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Camping "Am Richterbichl" has been around for 50 years – operators look back on beginnings


Highlights: Campsite "Am Richterbichl" in Rottenbuch celebrates its 50th anniversary. The facility in the heart of the Pfaffenwinkel has been around for 23 years. The first permanent campers arrived just a few months after the construction of the facility. Half of the authorities spoke out against the project in the early 70s, including the district office, monument and road construction office, farmers' association and numerous other co-decision-makers. "We experienced a lot of helpfulness," says owner Christoph Echtler happily.

The campsite in Rottenbuch has turned 50 years old: Iris Echtler, Franziska Echtler, Pascal Voit and Christoph Echtler are happy about this (from left). © Rafael Sala

There was reason to celebrate at the "Am Richterbichl" campsite in Rottenbuch: the facility on the B 50 has existed for 23 years. An extensive supporting program with a raffle and plenty of food awaited the visitors.

Rottenbuch – The geographical location is almost ideal: "We are right in the middle," says Franziska Echtler. "It's the same distance to Munich, Füssen and Garmisch-Partenkirchen, and our customers appreciate that." The co-owner of the 4-star campsite "Am Richterbichl" in Rottenbuch has reason to celebrate: the facility in the heart of the Pfaffenwinkel has been around for 50 years.

The anniversary celebrations kicked off with a serenade by the Rottenbuch band at the site's own pond. The following day, several guided tours followed, including at the Echelsbacher Bridge and in the former monastery and current parish church in Rottenbuch. The actual feast day, however, was reserved for last Pentecost Sunday – with a morning pint and lots of musical accompaniment.

Campsite "Am Richterbichel" celebrates its 50th anniversary – hundreds of visitors flocked to the site

Hundreds of visitors flocked to the site for two days and were shown what makes the facility so special as part of a guided tour. Echtler's fiancé, Pascal Voit, speaks of "romantic charm". The fact that famous excursion destinations such as Neuschwanstein Castle, the Wieskirche and the mountains around the Zugspitze are just around the corner. And, of course, from the plant itself.

Annual pitches for permanent campers, sleeping huts and barrels, a cooking area with sanitary facilities and lounge, plus plenty of parking spaces and an idyllic pond with recently built playground equipment: "We don't lack anything," says Echtler proudly.

Visitors come from large parts of Germany, and the campsite is also known in other European countries, and the Dutch in particular appreciate it. "Many of them are already regular customers," says Christoph Echtler, who took over the business from his father and founder Karl Echtler in 1994 and has since passed it on to the next generation.

The initial period was not easy - half of the authorities spoke out against the project

It all started 50 years ago, in the summer of 1973. The first permanent campers arrived just a few months after the construction of the facility, and from then on it went steadily uphill. "Very good years came, we were able to cope with all the financial burdens," says Echtler. You have met many nice people over the decades, friendships have developed. "We experienced a lot of helpfulness," says Christoph Echtler happily in an interview.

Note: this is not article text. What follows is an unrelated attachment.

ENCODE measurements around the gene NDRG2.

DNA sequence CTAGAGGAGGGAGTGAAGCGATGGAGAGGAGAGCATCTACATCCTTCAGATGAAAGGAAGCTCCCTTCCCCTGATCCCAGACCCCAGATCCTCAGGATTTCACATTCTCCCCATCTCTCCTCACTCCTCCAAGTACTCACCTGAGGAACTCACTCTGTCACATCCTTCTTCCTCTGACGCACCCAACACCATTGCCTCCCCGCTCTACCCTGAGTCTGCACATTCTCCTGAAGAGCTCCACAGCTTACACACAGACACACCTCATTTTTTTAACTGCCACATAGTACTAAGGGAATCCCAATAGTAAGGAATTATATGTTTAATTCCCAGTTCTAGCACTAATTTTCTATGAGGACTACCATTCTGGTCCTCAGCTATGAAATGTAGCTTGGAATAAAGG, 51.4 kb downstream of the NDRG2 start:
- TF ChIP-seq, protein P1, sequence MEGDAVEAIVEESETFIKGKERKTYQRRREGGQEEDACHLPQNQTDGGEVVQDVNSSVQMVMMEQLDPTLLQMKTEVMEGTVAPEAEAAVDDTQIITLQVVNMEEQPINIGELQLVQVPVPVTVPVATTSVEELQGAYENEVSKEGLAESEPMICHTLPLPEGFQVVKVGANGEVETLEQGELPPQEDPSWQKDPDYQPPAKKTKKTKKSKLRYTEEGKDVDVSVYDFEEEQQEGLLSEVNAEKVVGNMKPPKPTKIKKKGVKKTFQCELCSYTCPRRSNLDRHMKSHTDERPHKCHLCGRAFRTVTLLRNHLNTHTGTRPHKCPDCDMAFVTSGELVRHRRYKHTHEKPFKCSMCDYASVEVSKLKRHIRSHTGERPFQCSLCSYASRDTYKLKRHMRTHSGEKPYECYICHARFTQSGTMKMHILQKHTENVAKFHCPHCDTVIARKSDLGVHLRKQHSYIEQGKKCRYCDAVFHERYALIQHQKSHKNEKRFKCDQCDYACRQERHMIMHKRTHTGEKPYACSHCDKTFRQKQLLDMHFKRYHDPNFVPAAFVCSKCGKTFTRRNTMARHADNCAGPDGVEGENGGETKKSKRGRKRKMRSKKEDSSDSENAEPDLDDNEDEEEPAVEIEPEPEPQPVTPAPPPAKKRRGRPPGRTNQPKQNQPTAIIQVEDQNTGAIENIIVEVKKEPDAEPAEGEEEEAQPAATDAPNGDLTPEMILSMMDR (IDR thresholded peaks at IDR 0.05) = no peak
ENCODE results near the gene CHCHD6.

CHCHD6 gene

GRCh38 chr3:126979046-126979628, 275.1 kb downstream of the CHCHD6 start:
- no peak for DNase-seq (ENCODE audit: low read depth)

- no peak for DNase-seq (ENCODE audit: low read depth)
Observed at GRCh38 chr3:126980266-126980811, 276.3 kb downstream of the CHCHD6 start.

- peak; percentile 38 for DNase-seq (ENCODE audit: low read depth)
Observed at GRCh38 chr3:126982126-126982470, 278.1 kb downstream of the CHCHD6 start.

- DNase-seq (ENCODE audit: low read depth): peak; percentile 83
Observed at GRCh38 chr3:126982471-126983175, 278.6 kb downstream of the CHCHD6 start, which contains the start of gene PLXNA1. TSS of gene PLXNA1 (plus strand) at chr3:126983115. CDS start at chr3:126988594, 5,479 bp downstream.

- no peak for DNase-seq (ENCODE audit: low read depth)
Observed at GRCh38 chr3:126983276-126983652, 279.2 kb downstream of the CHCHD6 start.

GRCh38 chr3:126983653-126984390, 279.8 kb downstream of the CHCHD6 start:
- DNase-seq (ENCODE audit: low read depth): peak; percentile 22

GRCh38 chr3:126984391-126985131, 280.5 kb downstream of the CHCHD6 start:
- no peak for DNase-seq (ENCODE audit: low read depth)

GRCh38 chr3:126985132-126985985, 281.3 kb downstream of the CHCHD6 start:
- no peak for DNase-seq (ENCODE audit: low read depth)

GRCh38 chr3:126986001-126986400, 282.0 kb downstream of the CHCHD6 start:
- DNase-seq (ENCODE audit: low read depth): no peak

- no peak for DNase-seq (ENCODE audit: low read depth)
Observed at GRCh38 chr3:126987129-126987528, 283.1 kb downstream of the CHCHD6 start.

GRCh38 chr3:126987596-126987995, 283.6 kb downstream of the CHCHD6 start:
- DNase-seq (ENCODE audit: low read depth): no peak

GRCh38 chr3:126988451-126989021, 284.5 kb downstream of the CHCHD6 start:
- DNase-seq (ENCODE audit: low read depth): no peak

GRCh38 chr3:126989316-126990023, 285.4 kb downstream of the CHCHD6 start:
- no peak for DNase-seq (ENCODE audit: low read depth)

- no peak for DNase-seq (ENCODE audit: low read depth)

However, it didn't look like that in the planning phase, the proverbial "bankruptcy vulture" hovered over the project, the Rottenbucher recalls. Although the municipal council had given the green light for the construction in the early 70s, the authorities then intervened, including the district office, the monument and road construction office, the farmers' association and numerous other co-decision-makers.

The time was not easy. The "biggest hammer" came from the government of Upper Bavaria, Echtler describes. An employee of the authority was on site for only five minutes and immediately drew a devastating conclusion: He is said to have said harshly that they did not want to see a "gypsy camp" built in front of the "beautiful Rottenbuch".

Spring and summer 1972: Start of construction of the outdoor area and house

A statement that the man later had to retract. About half of the authorities were against it, but the then district administrator Manfred Blaschke ultimately endorsed the plans. The Weilheim road construction office demanded the construction of a left-turn lane, a condition that – in conjunction with others – almost meant the "end" of the project, as it alone cost around 110,000 marks.


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Although the amount was reduced by about half after tough negotiations, there was still a considerable sum to be raised. One that, in Echtler's words, far exceeded the idea of what it would all cost. There was still time to "blow everything off", but thanks to generous financing offers from Raiffeisenbank Rottenbuch and a loan from the state from the "Leisure and Recreation" programme, everything was soon wrapped up and the excavators rolled in.

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In the spring and summer of 1972, the construction of the outdoor facilities and the house could begin. From then on, it went on the road to success: Today, apart from a few ups and downs, the company is solid. "We are optimistic about the future," says Echtler.

The owners would like to pass on their thanks and experienced support: It is planned to donate the proceeds from a raffle during the festive season to the Allgäu children's hospice.

Source: merkur

All news articles on 2023-06-02

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